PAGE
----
Mr. Williams, along with the other founders, Biz Stone and Jack Dorsey, first envisioned Twitter as an easy way to stay in touch with people you already know.

In 2006, when Twitter was just starting, the three men felt a small earthquake in San Francisco. They each reached for their phones to twitter about it and discovered tweets from others in the city. At that moment, it dawned on them that Twitter might be most useful for something else — a frontline news report, not just for friends, but for anyone reading.

Indeed, the news-gathering promise of Twitter was most evident during the terrorist attacks in Mumbai last November and when a jetliner landed in the Hudson River in January. People were twittering from the scenes before reporters arrived.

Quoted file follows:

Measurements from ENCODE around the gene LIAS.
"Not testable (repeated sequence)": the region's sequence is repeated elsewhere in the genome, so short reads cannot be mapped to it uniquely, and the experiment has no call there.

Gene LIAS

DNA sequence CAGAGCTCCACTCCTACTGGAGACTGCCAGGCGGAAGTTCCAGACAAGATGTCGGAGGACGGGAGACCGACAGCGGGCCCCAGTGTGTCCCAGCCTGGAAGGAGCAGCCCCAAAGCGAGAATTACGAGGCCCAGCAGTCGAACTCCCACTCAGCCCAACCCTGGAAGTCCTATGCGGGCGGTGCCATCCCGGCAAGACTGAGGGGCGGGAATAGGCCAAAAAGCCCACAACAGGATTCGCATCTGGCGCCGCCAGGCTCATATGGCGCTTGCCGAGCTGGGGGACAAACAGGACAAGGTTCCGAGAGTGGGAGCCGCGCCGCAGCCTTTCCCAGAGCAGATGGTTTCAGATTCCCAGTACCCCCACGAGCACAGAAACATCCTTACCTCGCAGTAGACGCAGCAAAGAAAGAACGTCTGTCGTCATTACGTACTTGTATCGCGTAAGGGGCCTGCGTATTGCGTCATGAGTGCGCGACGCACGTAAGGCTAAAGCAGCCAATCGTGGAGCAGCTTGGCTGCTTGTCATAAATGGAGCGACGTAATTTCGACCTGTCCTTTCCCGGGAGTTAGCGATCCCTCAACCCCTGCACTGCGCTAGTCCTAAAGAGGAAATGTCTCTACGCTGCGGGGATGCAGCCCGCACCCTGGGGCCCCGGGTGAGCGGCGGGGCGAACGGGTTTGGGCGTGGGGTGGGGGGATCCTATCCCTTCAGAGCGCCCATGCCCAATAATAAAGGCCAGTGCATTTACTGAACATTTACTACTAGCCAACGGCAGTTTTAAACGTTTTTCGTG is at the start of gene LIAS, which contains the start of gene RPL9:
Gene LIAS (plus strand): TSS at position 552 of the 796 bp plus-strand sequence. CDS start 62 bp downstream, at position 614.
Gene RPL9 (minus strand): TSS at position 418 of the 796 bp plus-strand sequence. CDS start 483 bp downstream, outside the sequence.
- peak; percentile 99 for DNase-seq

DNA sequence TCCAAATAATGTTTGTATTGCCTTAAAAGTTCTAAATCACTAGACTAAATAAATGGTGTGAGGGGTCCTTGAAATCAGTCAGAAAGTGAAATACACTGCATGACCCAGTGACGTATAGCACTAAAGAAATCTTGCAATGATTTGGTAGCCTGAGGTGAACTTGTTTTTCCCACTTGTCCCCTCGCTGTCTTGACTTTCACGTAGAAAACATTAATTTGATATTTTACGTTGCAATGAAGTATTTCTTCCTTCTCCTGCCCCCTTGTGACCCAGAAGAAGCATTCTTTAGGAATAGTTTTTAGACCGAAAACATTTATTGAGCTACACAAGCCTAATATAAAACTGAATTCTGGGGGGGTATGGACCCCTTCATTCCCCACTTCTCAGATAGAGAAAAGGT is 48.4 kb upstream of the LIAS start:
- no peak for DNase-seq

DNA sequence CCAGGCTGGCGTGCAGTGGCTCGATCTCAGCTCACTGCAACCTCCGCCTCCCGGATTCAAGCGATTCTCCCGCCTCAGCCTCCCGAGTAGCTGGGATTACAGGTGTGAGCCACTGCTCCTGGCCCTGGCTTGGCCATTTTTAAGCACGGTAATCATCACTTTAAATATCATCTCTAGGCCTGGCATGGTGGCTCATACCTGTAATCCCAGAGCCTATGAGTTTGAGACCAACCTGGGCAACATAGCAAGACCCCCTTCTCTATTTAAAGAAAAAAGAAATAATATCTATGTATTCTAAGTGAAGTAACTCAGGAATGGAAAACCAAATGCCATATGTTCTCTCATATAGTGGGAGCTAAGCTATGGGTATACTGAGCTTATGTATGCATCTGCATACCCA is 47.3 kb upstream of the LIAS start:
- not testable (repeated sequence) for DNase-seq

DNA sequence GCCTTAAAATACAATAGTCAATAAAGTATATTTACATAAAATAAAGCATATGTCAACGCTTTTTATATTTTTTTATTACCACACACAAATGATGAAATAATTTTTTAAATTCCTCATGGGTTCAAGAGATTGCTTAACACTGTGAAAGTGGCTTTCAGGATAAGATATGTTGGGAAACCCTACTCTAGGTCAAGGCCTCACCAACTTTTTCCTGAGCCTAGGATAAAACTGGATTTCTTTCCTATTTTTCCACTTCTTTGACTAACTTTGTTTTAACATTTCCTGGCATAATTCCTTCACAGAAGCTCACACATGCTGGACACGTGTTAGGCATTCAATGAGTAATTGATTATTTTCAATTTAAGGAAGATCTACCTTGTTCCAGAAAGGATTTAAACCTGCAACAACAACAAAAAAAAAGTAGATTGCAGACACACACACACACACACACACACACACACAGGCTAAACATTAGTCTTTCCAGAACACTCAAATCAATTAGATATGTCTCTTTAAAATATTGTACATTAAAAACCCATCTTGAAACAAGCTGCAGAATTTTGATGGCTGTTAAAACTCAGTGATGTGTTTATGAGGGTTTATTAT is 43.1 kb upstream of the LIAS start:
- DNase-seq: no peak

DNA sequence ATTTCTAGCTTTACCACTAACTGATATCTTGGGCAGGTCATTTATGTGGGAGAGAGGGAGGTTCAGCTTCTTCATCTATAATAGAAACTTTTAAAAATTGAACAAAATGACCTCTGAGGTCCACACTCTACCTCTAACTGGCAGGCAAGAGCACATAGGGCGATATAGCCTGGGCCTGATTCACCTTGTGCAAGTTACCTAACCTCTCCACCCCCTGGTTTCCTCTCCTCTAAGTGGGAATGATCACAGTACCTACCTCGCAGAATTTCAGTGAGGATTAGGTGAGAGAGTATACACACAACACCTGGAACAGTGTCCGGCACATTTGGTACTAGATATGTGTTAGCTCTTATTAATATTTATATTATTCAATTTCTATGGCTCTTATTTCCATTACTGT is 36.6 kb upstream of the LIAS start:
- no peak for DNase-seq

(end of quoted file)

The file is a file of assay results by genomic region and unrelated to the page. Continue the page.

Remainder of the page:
“Twitter reverses the notion of the group,” said Paul Saffo, the Silicon Valley futurist. “Instead of creating the group you want, you send it and the group self-assembles.”

Read that last paragraph again. You can pretty much explain Twitter to anyone from now on using just these two sentences! They contain one of the 3 secrets to Twitter’s success: The open (asymmetric) follower model. (The other two being speed and simplicty…)

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